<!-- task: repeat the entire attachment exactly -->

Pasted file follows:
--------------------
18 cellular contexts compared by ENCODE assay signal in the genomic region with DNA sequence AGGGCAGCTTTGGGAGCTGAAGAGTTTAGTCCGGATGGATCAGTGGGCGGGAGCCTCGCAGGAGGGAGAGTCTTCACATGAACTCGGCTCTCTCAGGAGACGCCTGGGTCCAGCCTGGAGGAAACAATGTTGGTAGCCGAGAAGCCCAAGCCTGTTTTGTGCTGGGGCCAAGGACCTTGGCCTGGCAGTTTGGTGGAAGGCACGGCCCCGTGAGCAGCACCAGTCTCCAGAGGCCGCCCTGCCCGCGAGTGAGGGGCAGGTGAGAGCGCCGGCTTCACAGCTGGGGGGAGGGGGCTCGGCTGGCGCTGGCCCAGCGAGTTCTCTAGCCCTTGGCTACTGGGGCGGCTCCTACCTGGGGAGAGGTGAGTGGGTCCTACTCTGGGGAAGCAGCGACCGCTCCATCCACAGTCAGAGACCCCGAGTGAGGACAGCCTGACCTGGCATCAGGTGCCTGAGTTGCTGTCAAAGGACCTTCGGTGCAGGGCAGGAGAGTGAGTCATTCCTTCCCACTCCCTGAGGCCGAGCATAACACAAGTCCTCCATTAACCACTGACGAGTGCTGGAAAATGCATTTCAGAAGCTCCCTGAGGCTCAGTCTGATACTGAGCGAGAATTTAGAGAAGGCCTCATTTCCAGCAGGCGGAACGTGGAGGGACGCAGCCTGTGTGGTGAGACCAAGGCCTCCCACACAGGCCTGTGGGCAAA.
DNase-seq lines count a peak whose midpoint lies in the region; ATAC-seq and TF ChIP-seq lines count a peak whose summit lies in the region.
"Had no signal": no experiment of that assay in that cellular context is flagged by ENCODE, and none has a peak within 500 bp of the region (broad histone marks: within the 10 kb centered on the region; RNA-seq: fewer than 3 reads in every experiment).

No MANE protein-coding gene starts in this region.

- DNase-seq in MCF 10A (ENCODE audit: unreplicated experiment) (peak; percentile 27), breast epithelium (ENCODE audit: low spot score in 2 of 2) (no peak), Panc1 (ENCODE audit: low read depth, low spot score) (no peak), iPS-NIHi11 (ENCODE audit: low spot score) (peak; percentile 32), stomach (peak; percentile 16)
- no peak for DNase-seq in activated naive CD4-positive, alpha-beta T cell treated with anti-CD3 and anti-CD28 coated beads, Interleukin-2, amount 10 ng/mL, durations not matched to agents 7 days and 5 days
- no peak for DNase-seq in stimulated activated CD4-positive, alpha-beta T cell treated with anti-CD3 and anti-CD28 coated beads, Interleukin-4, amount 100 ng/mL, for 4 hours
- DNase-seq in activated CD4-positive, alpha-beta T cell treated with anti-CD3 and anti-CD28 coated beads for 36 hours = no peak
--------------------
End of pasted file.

18 cellular contexts compared by ENCODE assay signal in the genomic region with DNA sequence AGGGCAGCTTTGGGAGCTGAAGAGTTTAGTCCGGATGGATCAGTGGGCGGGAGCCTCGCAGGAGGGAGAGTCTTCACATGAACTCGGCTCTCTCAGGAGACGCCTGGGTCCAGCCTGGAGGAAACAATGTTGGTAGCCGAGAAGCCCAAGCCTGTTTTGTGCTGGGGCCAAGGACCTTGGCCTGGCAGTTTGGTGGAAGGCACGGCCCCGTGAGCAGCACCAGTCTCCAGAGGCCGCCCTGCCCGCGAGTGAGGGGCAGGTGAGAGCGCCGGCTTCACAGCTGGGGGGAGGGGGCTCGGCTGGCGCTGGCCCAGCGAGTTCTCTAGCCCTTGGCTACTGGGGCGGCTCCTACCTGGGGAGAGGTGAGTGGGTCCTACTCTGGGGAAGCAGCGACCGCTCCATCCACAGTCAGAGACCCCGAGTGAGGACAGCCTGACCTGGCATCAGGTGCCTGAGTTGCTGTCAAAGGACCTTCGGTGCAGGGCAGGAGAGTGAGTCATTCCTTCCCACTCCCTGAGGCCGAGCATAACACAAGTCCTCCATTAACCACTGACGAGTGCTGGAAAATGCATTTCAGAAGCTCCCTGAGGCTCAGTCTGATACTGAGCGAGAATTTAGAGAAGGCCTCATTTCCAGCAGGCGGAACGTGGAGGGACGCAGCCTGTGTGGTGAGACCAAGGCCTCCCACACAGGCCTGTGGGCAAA.
DNase-seq lines count a peak whose midpoint lies in the region; ATAC-seq and TF ChIP-seq lines count a peak whose summit lies in the region.
"Had no signal": no experiment of that assay in that cellular context is flagged by ENCODE, and none has a peak within 500 bp of the region (broad histone marks: within the 10 kb centered on the region; RNA-seq: fewer than 3 reads in every experiment).

No MANE protein-coding gene starts in this region.

- DNase-seq in MCF 10A (ENCODE audit: unreplicated experiment) (peak; percentile 27), breast epithelium (ENCODE audit: low spot score in 2 of 2) (no peak), Panc1 (ENCODE audit: low read depth, low spot score) (no peak), iPS-NIHi11 (ENCODE audit: low spot score) (peak; percentile 32), stomach (peak; percentile 16)
- no peak for DNase-seq in activated naive CD4-positive, alpha-beta T cell treated with anti-CD3 and anti-CD28 coated beads, Interleukin-2, amount 10 ng/mL, durations not matched to agents 7 days and 5 days
- no peak for DNase-seq in stimulated activated CD4-positive, alpha-beta T cell treated with anti-CD3 and anti-CD28 coated beads, Interleukin-4, amount 100 ng/mL, for 4 hours
- DNase-seq in activated CD4-positive, alpha-beta T cell treated with anti-CD3 and anti-CD28 coated beads for 36 hours = no peak